1. Sign in to the AWS Management Console and open the AWS Lambda console at https://console.aws.amazon.com/lambda/.

    Important

    Make sure that you’re in the US-East-1 (N. Virginia) Region. You must be in this Region to create Lambda@Edge functions.

  2. Choose Create function.

  3. On the Create function page, choose Blueprints, and then filter for the CloudFront blueprints. Type cloudfront in the search field, and the press Return. The keyword cloudfront is shown, and all the blueprints that are tagged for CloudFront are listed.

    Note

    You must be in the US-East-1 (N. Virginia) Region to see CloudFront blueprints.

    
								Filter for CloudFront blueprints in the Lambda console.
  4. Choose the cloudfront-modify-response-header blueprint to use as the template for your function.

  5. Enter the information about your function:

    Name

    Type a name for your function.

    Role

    Choose how to set the permissions for your function. It's easiest to get started by using the basic Lambda@Edge permissions policy template, so for this option, choose Create new role from template(s).

    Role name

    Type a name for the role that will be created from the policy template, which you choose next, under Policy templates.

    Policy templates

    The policy template Basic Edge Lambda permissions is automatically added for you, because you chose a CloudFront blueprint as the basis for your function. This policy template adds execution role permissions that allow CloudFront to run your Lambda function for you in CloudFront locations around the world. For more information, see Setting IAM Permissions and Roles for Lambda@Edge.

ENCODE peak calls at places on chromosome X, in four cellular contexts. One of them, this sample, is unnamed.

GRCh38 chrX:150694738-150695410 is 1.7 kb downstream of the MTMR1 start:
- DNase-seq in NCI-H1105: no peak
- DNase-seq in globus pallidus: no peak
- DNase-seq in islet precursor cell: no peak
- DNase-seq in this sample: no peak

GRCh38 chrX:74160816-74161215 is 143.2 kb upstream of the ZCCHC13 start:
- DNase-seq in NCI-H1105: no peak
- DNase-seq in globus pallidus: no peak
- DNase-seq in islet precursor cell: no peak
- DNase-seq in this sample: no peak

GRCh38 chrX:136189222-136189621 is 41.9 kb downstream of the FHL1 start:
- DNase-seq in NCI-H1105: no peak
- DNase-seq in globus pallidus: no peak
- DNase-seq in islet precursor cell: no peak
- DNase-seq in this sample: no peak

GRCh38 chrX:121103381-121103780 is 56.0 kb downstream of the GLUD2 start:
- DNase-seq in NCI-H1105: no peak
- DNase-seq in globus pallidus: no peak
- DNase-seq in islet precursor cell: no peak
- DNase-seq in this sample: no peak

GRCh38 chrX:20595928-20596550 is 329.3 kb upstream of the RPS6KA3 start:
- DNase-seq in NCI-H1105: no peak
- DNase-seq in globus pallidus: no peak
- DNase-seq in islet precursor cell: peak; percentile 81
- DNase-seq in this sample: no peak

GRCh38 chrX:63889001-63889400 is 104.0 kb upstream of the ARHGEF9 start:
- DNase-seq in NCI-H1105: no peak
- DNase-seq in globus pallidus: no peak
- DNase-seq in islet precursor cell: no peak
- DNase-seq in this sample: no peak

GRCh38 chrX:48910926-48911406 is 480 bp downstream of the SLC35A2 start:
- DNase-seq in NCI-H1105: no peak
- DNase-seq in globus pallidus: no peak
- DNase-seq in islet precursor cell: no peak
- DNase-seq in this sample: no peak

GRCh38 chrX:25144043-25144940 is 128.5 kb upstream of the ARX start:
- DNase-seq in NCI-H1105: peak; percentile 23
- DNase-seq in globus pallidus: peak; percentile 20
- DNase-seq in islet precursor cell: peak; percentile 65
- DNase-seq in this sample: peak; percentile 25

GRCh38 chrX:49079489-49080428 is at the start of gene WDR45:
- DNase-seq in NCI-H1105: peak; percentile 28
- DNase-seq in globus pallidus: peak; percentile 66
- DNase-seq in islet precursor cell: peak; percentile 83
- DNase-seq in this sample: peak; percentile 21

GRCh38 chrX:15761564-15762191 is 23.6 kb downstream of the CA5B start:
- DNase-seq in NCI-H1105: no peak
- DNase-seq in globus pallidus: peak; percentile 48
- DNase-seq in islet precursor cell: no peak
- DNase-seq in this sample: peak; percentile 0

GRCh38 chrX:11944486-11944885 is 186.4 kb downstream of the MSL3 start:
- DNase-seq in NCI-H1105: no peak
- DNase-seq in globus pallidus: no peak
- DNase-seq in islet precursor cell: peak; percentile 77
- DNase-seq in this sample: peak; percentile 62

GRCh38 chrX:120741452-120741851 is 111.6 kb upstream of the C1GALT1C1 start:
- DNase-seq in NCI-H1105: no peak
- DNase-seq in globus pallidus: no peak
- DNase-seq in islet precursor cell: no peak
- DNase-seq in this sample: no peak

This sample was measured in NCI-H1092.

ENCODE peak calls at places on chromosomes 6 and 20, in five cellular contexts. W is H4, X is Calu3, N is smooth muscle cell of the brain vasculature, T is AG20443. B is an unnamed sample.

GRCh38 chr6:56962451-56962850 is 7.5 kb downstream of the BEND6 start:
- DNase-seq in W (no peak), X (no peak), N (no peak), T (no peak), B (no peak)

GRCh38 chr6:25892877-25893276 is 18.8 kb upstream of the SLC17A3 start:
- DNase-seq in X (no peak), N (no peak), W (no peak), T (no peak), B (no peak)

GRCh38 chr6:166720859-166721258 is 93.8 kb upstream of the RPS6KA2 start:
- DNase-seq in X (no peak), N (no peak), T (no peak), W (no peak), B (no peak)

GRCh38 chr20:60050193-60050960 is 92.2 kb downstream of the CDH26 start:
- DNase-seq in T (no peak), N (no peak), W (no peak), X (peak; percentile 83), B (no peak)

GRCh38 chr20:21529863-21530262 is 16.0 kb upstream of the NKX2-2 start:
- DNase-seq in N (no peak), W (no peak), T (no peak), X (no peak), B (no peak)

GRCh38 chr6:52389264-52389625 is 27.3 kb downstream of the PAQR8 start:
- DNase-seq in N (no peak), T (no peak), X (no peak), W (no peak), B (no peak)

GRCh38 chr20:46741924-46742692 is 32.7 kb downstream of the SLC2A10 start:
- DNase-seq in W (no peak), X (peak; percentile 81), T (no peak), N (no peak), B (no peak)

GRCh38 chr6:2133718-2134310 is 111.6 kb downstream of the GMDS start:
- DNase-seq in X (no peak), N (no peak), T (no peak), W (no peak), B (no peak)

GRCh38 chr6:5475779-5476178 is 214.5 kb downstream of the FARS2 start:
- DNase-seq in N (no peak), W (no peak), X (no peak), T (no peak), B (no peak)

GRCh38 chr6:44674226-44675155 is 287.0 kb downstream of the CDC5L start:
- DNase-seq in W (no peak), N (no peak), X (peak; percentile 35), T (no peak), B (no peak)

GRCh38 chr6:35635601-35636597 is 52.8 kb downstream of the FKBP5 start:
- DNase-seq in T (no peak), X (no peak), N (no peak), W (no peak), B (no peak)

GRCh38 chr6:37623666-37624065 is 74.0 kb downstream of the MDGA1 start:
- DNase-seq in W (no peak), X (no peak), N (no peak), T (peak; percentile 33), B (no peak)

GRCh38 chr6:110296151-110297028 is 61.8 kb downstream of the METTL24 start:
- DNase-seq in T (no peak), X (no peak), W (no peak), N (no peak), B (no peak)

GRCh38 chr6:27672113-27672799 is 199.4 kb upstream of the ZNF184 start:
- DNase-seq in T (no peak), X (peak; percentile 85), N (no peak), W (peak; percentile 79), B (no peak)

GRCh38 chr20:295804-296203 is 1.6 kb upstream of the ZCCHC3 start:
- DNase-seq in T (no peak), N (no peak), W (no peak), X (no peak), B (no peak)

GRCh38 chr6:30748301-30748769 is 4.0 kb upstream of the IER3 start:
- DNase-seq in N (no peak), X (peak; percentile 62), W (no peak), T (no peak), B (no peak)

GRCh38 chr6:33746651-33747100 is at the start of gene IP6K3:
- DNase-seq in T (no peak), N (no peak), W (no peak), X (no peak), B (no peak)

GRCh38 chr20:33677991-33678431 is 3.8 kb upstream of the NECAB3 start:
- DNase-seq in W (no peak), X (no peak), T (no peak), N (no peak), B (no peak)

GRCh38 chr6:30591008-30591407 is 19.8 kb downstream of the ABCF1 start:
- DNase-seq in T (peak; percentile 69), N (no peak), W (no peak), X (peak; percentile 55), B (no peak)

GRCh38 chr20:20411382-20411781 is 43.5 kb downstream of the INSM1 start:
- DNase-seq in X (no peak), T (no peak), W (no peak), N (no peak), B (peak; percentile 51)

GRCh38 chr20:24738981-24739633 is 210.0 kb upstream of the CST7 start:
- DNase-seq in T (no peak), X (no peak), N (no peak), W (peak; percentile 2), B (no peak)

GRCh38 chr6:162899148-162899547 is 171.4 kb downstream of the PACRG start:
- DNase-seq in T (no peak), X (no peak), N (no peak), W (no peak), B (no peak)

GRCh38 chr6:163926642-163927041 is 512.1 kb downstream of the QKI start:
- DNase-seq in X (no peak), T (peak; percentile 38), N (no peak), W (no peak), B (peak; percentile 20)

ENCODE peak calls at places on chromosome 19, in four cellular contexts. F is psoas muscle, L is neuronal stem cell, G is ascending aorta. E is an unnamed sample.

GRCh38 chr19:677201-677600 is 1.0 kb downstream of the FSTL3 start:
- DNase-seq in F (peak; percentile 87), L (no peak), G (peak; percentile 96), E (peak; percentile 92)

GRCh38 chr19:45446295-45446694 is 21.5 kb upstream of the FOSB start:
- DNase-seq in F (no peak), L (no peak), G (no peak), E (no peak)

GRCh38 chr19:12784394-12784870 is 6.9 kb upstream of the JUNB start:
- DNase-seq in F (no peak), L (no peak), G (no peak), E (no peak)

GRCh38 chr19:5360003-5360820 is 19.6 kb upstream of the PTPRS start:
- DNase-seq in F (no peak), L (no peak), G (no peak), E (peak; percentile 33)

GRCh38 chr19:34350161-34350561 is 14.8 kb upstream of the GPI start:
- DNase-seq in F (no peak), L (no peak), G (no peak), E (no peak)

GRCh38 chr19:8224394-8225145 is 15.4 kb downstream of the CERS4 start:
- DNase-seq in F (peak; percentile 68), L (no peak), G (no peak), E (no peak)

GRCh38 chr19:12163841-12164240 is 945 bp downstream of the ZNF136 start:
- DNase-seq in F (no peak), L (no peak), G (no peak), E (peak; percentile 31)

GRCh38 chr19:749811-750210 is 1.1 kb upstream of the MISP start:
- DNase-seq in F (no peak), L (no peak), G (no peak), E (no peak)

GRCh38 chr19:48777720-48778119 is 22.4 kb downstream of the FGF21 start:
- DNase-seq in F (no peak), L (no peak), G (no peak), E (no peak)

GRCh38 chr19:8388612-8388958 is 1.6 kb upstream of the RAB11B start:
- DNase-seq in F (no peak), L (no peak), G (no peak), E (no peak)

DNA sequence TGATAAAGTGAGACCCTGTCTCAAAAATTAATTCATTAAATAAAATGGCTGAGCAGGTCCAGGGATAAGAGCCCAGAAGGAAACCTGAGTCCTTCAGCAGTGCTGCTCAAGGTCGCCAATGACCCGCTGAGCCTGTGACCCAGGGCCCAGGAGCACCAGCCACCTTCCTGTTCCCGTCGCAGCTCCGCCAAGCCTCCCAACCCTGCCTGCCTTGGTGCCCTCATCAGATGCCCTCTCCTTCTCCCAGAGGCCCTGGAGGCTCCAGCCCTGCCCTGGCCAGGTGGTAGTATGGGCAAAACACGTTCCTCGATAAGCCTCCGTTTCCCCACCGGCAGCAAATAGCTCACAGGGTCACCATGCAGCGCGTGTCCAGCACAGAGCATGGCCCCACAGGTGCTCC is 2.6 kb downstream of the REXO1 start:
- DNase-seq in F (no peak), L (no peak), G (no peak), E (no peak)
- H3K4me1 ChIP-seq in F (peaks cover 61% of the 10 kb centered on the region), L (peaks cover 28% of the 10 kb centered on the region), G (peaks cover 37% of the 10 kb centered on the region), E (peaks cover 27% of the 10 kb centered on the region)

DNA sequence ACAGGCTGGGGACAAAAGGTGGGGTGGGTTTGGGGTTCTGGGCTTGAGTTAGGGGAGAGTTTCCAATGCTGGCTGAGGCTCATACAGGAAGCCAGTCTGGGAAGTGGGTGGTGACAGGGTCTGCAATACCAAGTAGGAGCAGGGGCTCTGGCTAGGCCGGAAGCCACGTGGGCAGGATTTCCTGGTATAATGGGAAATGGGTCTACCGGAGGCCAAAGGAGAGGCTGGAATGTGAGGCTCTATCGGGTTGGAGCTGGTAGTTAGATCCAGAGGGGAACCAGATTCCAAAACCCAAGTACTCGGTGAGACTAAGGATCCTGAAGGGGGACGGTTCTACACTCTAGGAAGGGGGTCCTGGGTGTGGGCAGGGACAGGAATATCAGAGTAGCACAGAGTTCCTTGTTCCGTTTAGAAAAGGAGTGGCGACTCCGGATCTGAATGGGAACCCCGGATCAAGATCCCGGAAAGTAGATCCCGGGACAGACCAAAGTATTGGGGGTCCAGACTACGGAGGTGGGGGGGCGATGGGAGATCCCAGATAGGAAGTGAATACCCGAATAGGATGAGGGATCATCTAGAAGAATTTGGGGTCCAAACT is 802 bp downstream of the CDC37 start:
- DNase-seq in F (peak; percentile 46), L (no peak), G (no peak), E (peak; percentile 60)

6. Choose Create function. Lambda creates the function, and on the next page, you see a Congratulations! success message box.

    
								Code editing and configuration page for a function in the Lambda console.

    On the Configuration tab, there are three main areas: A diagram with boxes for your function by name (in our example, UpdateSecurityHeaders), any triggers for the function, and logging information. There's also section on the bottom that changes to allow different options, depending on which box you choose in the main area—for example, the function name, a trigger, or Amazon CloudWatch Logs.

    In addition, on the left, there's list of trigger types that you can choose from. Because you chose a CloudFront blueprint when you created your function, a CloudFront trigger was automatically added for the function.

    Now you can update the function code to modify security headers, and then, in the next step, configure and deploy the CloudFront trigger to run the code.

    
								Lambda console page where you can add code or triggers for a function.
  7. Choose the box with your function name, and then in the Function code section, replace the template code with a function that modifies security headers that are returned from your origin. For example, you could use code similar to the following:

    'use strict'; exports.handler = (event, context, callback) => { //Get contents of response const response = event.Records[0].cf.response; const headers = response.headers; //Set new headers headers['strict-transport-security'] = [{key: 'Strict-Transport-Security', value: 'max-age= 63072000 ; includeSubdomains; preload'}]; headers['content-security-policy'] = [{key: 'Content-Security-Policy', value: "default-src 'none'; img-src 'self'; script-src 'self'; style-src 'self'; object-src 'none'"}]; headers['x-content-type-options'] = [{key: 'X-Content-Type-Options', value: 'nosniff'}]; headers['x-frame-options'] = [{key: 'X-Frame-Options', value: 'DENY'}]; headers['x-xss-protection'] = [{key: 'X-XSS-Protection', value: '1; mode=block'}]; headers['referrer-policy'] = [{key: 'Referrer-Policy', value: 'same-origin'}]; //Return modified response callback(null, response); };